Plant-based omega-3

While there are plenty of great plant sources of omega-332 fatty acids – including chia seeds, Brussels sprouts, walnuts, and flaxseed – we have to convert the ALA we consume into EPA and DHA. With only a limited supply of enzymes available in all of us to do this job, a vanishingly small amount is converted33. 90 percent or more is metabolised and processed in a slow and inefficient process34 affected by genetics, sex, age and diet.

Flaxseed and other omega-3 foods are tasty and nutritious elements of any plant-based diet, yet while they can offer an ALA boost, they should only be considered a backup and not primary sources of omega-3 due to this low conversion rate. Notably, while ALA intake is similar in vegetarians and non-vegetarians, EPA and DHA are low in vegetarians and virtually absent35 in vegans.

Another wrinkle is that omega-3 fatty acids aren’t the only game in town; omega-6, or linoleic acid, is an essential fatty acid. Pro-inflammatory36 in contrast to the anti-inflammatory omega-3, a thousand-fold increase37 in consumption of soybean oil (50-60 percent linoleic acid) over the last century means dietary intake of omega-6 has ballooned. 


The American Heart Association38 has advised omega-6 fatty acids are safe, even beneficial for the heart and circulation, and diets including balanced amounts39 of omega-3 and omega-6 are the best way forward to reduce risk and inflammation. Furthermore, the Vegan Society touts the importance of this balance, noting that eating a lot of linoleic acid can upset the ALA to EPA and DHA ratio.

The situation is this: our big fat brains need omega-3 in the form of DHA, and our bodies can’t make it. Our conversion rate for wrangling ALA into DHA and EPA is embarrassingly low, and our intake of omega-6 can make this conversion rate even worse.

Fish oil capsules
Adobe Some people may fear they need fish oil- but there are plant-based alternatives

Eating fish?

Perhaps – for a fleeting, terrifying moment – we may wonder whether eating DHA and EPA-rich oily fish40 or taking omega-3 fish-oil supplements are essential to ensure we dodge a range of potentially life-deranging health issues. 

Reassuringly, when we turn our long-honed brains on the problem of accessing these tricky yet essential fatty acids, we realise that however true it is that accessing omega-3 via the marine food chain had substantive impacts on the survival and brain health of our distant ancestors41, unlike them, we don’t need to eat fish—we need to eat like fish.

Since our fishy cousins in the wild build up their own reserves by consuming microalgae (or eating smaller fish who previously consumed microalgae), we now have the option of going straight to the source42 for a safe, natural and efficient solution to our needs. Comparable to oily fish in regard to the nutritional availability of the EPA and DHA we crave, algal oil43 is now staking its claim as the plant-based source of choice for these essential fatty acids.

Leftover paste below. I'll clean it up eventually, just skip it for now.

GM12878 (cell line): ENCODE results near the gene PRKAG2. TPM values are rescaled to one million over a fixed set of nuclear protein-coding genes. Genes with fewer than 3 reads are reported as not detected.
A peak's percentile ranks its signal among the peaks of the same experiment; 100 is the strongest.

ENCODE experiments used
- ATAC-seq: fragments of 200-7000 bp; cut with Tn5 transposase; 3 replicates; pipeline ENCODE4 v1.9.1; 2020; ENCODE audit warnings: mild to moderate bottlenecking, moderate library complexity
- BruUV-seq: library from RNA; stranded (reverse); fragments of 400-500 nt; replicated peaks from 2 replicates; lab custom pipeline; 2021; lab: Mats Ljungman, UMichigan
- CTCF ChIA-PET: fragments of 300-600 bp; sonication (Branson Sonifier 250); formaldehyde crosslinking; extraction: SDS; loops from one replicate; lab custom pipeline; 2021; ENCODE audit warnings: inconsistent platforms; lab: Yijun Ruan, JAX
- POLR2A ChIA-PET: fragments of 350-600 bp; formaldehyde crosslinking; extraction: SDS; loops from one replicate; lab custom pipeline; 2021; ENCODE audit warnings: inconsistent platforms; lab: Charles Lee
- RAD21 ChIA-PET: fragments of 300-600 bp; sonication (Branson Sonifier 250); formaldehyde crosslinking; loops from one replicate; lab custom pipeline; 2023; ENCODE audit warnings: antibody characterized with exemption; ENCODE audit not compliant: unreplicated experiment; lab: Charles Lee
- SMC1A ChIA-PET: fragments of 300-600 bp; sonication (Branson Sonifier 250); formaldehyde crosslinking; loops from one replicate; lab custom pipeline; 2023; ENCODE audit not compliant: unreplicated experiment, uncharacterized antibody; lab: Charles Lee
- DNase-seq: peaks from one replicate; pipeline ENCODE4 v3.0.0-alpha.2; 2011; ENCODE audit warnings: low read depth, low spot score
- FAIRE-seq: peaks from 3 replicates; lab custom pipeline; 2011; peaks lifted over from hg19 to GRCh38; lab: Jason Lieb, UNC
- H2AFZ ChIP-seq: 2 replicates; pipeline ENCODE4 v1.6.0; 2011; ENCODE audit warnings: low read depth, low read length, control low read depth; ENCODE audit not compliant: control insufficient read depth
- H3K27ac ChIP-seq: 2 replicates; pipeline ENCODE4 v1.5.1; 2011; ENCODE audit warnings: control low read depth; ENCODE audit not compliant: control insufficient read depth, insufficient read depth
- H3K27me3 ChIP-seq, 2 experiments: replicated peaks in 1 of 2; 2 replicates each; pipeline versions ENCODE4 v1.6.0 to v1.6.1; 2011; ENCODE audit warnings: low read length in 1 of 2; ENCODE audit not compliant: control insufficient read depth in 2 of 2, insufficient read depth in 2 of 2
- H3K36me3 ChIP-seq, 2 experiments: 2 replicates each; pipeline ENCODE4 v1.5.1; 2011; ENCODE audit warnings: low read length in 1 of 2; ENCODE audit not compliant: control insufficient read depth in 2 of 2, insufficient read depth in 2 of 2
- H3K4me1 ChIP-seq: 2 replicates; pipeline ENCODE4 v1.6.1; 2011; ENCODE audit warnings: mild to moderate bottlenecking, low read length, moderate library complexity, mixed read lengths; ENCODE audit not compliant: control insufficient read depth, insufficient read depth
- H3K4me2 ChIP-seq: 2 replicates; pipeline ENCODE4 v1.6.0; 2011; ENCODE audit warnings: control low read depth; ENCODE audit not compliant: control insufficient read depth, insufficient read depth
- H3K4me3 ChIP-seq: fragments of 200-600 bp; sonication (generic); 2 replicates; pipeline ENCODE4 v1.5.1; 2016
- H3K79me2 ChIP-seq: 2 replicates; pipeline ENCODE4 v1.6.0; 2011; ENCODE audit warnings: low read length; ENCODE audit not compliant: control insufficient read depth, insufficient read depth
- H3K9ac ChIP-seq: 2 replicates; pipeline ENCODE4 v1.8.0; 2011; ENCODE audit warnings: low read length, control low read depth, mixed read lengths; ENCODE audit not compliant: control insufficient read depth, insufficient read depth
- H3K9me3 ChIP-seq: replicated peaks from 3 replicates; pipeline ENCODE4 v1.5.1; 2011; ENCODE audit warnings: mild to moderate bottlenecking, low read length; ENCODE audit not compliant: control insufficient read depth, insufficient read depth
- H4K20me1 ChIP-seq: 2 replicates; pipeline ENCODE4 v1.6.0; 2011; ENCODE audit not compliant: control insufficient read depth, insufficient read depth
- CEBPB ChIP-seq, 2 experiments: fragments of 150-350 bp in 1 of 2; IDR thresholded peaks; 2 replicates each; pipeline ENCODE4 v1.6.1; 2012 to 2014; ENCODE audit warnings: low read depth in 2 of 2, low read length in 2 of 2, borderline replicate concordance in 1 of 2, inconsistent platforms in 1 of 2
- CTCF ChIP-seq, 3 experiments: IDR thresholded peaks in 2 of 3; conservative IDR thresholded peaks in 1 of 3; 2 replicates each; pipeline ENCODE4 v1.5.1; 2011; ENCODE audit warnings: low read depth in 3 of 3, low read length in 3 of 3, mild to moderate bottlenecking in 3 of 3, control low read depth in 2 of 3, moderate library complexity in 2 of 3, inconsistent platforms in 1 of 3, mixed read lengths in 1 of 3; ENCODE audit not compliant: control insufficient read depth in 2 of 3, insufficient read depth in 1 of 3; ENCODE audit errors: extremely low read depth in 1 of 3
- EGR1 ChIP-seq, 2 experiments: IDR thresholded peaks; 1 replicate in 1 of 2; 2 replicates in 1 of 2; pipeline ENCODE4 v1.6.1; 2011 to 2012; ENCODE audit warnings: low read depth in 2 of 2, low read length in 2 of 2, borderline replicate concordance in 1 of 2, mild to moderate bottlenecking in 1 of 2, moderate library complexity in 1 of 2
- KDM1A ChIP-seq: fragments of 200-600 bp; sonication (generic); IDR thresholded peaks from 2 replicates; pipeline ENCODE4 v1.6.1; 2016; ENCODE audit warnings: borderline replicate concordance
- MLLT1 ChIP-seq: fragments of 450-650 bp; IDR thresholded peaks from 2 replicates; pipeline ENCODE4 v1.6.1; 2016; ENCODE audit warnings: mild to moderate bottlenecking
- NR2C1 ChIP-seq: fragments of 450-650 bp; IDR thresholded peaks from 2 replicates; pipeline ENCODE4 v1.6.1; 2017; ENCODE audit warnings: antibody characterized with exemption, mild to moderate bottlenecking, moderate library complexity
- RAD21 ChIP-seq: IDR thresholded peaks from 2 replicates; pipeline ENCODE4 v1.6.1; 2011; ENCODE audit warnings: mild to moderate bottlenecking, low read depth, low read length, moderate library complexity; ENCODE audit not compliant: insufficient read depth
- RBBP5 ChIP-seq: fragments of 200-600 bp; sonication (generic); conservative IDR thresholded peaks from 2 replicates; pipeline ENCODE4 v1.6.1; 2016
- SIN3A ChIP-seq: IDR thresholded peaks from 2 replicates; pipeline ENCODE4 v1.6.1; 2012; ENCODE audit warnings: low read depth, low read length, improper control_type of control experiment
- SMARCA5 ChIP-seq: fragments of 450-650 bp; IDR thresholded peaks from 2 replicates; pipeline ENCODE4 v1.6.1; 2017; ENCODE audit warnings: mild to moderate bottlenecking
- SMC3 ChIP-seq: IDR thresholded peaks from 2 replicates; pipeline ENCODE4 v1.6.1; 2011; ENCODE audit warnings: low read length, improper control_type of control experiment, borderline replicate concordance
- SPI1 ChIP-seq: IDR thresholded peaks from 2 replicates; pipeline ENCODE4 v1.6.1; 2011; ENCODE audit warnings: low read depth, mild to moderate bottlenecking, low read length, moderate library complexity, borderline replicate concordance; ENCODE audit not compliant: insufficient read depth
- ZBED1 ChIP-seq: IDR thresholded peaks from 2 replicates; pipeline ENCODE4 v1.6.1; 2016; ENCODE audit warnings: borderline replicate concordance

Algae supplements

Sourcing from algae supplements comes with significant benefits for the environment44 too, sidestepping the rampant overfishing devastating ocean food chains and driving the climate crisis, and for avoiding the toxic effect of mercury accumulated45 in fish bodies.

The algae already being used46 for omega-3 fatty acid production are widely dispersed throughout our oceans, and the biotechnological process now in use will be further refined and improved as we search the high seas and discover new species with fast growth rates, high biomass content, and oil accumulating capabilities. Nor is this some distant great hope of the future – a vast and growing range of omega-3 vegan algal supplements are available right now every health need and price point.  

In conclusion, pay attention to your linoleic acid intake and keep your omega ratio balanced with simple fixes like ditching sunflower, corn, or sesame oils, and reducing the amount of sunflower and pumpkin seeds you eat, and find a a high-quality, mercury-free and sustainable algal supplement to suit you. For an additional, lower-level omega-3 boost—alongside a bounty of vitamins and minerals such as magnesium, B12 and calcium—throw some tasty seaweed into your diet too.

Algae is the future

We’ve come a very long way from our prehistoric predecessors scooping up marine life. Unfortunately, we still have a long way to travel from vegan influencers making spurious claims about eating fish causing radically improved brain function or leading to them ejaculating for the first time in months

Let them enjoy their placebo effect. You are the proud owner of the most complex thing in the universe; a brain freshly-armed with knowledge and the opportunity to do the right thing, feeding it what it needs while harming no animals in the process. 

So here’s to our algae-based future. You have a big, fat, beautiful brain. Use it, feed it well and keep it that way.  



*This article is sponsored by HEIGHTS.